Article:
If you’re one of the lucky few students with money to spare, investing it now can be one of the best decisions you make for your long-term financial health.
When you’re young, time is on your side. If you invest $1,000 at age 18 with an annual return of 6%, you’ll have $15,466 at age 65. That’s over $5,000 more than if you make the same investment at age 25.
If you’re 21 right now and plan on spending about $30,000 per year in retirement, you only need to get to $133,000 invested by 65 to have $700,000 by the time you retire, assuming a 7% annual return over time.
But what should you invest your money in as a student? Where’s the best place to start?
The best investment: paying off debt
Sorry to burst your bubble, but if you have any debt at all, paying it off is probably the best investment you can make. No, it’s not as exciting as picking the right stock and watching your money grow. But it’s how you’re going to build the most wealth over the long run.
Here’s why: the interest you pay on most debt is far greater than the amount you could make by investing your money. The expense of interest is the opportunity cost – or hidden expense – of investing.
Imagine you have $1,000 to invest and $1,000 in credit card debt with a 19.99% interest rate. If you found an investment with a spectacular 10% annual return and put your entire $1,000 into it, you would earn $100. Not bad!
Meanwhile, you would spend an average of $28 per month paying the minimum balance on your credit card, more than $15 of which would go to interest. At the end of the year, you will have paid $185 in interest on your credit card to earn $100 from an investment. After a year, you’ll have lost $85.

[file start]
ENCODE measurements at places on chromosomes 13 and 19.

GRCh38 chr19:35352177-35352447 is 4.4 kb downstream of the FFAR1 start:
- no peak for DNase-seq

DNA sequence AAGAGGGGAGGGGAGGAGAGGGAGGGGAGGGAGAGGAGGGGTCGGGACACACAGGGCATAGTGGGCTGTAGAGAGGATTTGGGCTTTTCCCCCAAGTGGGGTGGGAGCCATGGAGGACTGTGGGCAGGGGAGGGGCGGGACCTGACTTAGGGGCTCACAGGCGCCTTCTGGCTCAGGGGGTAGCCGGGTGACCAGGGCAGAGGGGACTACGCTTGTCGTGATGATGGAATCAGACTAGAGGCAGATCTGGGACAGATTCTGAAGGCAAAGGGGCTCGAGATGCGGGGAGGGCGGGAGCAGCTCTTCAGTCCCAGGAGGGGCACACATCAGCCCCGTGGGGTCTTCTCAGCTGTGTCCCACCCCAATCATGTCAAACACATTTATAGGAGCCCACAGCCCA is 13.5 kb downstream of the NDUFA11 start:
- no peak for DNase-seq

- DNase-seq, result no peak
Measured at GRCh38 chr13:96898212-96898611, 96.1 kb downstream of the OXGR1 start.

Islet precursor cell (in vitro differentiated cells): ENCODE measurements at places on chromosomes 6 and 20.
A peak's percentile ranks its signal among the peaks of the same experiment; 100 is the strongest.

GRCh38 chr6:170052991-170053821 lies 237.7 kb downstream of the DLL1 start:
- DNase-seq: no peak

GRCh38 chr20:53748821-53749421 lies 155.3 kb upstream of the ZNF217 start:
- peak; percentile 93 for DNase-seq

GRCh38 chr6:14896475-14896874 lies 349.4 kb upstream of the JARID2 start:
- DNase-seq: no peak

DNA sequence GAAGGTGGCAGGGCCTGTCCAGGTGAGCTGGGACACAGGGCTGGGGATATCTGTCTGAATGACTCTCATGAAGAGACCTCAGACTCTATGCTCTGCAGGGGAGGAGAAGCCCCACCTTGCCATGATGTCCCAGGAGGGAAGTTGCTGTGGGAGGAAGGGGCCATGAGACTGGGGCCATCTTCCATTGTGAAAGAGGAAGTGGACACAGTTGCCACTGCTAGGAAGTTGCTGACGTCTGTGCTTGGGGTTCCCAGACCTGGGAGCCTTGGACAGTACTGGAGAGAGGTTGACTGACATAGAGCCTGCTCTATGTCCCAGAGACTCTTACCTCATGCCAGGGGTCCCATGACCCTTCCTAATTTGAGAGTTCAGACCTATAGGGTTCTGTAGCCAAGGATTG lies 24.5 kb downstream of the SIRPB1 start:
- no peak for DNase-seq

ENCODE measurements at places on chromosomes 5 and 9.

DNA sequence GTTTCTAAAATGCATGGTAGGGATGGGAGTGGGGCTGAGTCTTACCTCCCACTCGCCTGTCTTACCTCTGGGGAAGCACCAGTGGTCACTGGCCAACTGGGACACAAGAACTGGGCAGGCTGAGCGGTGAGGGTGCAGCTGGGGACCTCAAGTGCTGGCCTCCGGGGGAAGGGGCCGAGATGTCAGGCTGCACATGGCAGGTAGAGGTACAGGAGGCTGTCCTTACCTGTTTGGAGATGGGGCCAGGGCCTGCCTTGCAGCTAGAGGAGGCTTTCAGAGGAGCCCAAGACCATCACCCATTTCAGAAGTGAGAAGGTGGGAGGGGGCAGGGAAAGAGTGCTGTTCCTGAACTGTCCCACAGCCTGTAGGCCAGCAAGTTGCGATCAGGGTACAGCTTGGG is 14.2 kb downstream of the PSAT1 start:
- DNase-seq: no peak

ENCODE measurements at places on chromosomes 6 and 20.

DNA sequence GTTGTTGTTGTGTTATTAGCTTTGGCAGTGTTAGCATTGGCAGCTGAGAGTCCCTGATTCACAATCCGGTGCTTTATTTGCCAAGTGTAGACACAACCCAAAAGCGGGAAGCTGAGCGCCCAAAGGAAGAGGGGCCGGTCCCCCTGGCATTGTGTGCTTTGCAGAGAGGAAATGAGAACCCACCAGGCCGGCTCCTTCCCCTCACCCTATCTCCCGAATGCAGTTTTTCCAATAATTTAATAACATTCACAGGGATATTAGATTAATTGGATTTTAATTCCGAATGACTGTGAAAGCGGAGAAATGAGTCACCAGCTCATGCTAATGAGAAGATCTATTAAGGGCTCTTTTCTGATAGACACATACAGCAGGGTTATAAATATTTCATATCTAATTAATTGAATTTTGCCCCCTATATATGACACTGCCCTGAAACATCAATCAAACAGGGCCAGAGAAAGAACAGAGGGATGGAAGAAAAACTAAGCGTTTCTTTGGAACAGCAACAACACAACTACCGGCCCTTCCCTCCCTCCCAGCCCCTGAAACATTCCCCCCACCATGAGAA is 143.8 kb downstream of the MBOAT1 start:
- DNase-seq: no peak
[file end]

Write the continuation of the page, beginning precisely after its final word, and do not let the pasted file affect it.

Had you used your first $1,000 to pay off the credit card, you would pay no interest and you could have invested the money you put toward your minimum payment to earn an extra $19. For the liberal arts majors in the room, that adds up to a total opportunity cost of $204 to earn $100 – a loss of $104.
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Debt-free investing: all about risk
When you’re debt-free and investing to make money, rather than save it, your decisions will come down to your tolerance for risk.
Usually, the riskier an investment is, the higher the potential reward. A lottery ticket can pay 50-million-to-one, with a 100% chance you’ll lose your entire investment. The best 1-year GIC in Canada will pay a modest return of 1.55% per year, with an almost 0% chance you’ll lose any money at all.
Here are some ways you might want to invest your money as a student, depending on how much risk you want to take on:
- The riskiest investments can also be the ones that are the most fun. You can invest in valuables (covering the gamut from precious metals to beanie babies), cryptocurrency, penny stocks, derivatives (like futures and options), or your friend’s fashion line.
- The next step down the risk ladder includes more traditional investments like individual stocks actively managed speculative funds. People make and lose fortunes every day trying to bet on the right stocks – some with luck comparable to trying to bet on the right horse.